We don’t have much in the way of cooperative and PvE card games on PC yet, but tabletop players are spoiled for riches in that department. That’ll start to change this summer when The Lord of the Rings: Living Card Game arrives on Steam Early Access on August 28th. Unlike with Hearthstone and Elder Scrolls Legends, The LotR LCG is going to be a PvE focused experience—narrative driven, focused on stories, two player cooperative, and (hopefully) devilishly hard like the tabletop original it’s inspired by. Tim took a look at an early build of the game in January, but at Origins 2018 I got to spend a little more time with a recent build of the game, playing through a mission a couple times to see what’s changed and updated as the game heads towards release.
The basics are familiar to anyone with experience in competitive card games, all about minions fighting minions, trading off with each other while you toss out miscellaneous other card effects to damage enemies or buff your allies. Each turn you take a single action, then Sauron takes one. Once you’ve got no more cards to activate you pass the round, which lets you get more resources, but allows Sauron to increase its power. Cards also have a third stat—Hope—that you can use to progress along and activate powerful abilities on a track that’s dependent on scenario.
The scenario I was in, about exploring upriver from the fords at Cair Andros, saw increasing the hope meter give the ability to find caches of Ithilien ranger supplies and come out ahead on the resource curve. Progressing in a scenario can be about defeating enemies or surviving a fixed number of rounds, but it can also depend on your ability to muster up a few high Hope stats. Objectives can appear in line with enemy minions, and 'attacking' those objectives lowers their counter by a minion’s hope stat. So while Aragorn is a great attacker, Arwen has a hard-hitting Hope stat for pushing the quest forward. That’s important because each round Sauron becomes more powerful, filling his Threat track and unlocking powers of his own. If you take too many rounds and Sauron fills up the Threat track, you lose.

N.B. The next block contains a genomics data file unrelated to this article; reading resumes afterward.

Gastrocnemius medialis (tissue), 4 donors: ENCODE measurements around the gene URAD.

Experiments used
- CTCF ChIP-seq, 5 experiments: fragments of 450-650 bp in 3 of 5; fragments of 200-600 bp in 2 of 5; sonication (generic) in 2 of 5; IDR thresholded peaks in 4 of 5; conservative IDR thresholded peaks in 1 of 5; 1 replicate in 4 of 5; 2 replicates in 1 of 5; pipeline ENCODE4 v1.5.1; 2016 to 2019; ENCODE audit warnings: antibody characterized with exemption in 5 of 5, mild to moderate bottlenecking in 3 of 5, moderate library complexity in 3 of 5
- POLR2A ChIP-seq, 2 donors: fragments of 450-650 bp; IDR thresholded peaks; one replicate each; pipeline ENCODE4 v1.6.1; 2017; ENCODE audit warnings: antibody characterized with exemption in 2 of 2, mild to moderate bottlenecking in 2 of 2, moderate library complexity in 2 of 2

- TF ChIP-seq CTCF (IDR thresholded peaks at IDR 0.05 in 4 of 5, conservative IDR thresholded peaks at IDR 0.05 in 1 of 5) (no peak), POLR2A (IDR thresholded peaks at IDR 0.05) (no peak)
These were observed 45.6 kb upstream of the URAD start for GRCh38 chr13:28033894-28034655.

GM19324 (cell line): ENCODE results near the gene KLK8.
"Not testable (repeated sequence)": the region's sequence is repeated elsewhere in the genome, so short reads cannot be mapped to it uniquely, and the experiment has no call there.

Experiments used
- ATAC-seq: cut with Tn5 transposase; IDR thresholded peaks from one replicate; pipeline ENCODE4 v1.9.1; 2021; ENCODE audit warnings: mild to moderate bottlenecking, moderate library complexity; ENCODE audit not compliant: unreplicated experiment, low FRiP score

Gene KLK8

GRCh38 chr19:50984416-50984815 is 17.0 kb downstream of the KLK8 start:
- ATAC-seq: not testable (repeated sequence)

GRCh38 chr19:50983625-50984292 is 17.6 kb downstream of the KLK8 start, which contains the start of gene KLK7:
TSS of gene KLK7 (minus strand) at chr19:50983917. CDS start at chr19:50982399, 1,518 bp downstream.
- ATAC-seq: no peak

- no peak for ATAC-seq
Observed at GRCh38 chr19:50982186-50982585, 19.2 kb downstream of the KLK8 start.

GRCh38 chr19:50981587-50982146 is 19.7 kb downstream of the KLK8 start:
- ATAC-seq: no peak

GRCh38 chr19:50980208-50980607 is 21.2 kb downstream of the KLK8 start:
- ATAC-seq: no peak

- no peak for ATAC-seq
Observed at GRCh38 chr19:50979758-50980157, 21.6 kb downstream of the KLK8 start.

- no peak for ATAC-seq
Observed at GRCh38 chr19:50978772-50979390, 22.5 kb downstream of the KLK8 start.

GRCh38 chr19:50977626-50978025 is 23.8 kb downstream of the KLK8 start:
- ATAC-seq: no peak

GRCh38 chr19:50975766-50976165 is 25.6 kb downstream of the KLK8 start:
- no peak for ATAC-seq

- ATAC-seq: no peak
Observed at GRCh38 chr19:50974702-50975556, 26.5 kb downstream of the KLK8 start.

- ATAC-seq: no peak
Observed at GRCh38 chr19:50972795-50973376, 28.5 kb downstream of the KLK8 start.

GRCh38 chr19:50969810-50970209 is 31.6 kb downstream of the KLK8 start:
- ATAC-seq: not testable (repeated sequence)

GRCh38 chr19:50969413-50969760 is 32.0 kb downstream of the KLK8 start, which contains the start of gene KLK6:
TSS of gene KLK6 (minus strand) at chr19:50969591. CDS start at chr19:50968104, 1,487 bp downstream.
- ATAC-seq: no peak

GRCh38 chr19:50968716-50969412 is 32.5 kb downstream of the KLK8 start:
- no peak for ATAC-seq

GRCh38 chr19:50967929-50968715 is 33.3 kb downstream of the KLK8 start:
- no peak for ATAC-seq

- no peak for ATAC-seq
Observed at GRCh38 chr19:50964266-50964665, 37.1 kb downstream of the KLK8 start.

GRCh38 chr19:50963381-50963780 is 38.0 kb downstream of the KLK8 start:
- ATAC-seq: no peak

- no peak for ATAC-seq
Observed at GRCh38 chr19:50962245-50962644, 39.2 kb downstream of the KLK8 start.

Fantasy Flight Interactive says that the AI is dynamic enough to hold or deploy these abilities based on scenario, and that seemed to be the case in the demo I played. Scenarios are branching, and in the one I played Sauron quickly gained a one-use ability to deploy a bunch of nasty spiders to the battlefield. When I chose one branch Sauron saved that power until I got into the next section, which required defeating all enemies to proceed—I was trapped for overlong in a tough middle section where enemies just kept appearing. While playing again I chose the other branch and Sauron immediately deployed spiders when it got the power—because the second scene on that branch didn’t require me to defeat enemies to proceed.
The build available at Origins didn’t include any deck building or more than one scenario, but it did really showcase a more finished version of the game’s visuals and presentation. Much like Tim earlier this year, I was impressed with the quality of the animations and how they’re used. Lord of the Rings is more understated than Hearthstone, with its bespoke visuals and animations for near every card, but the quality of what is there isn’t far off. It's impressive for a relatively new developer and publisher—Fantasy Flight Interactive and Asmodee Digital. I’m excited to get my hands on the full game in a few months, and I’m even more excited to take a spin with cooperative play when that becomes available.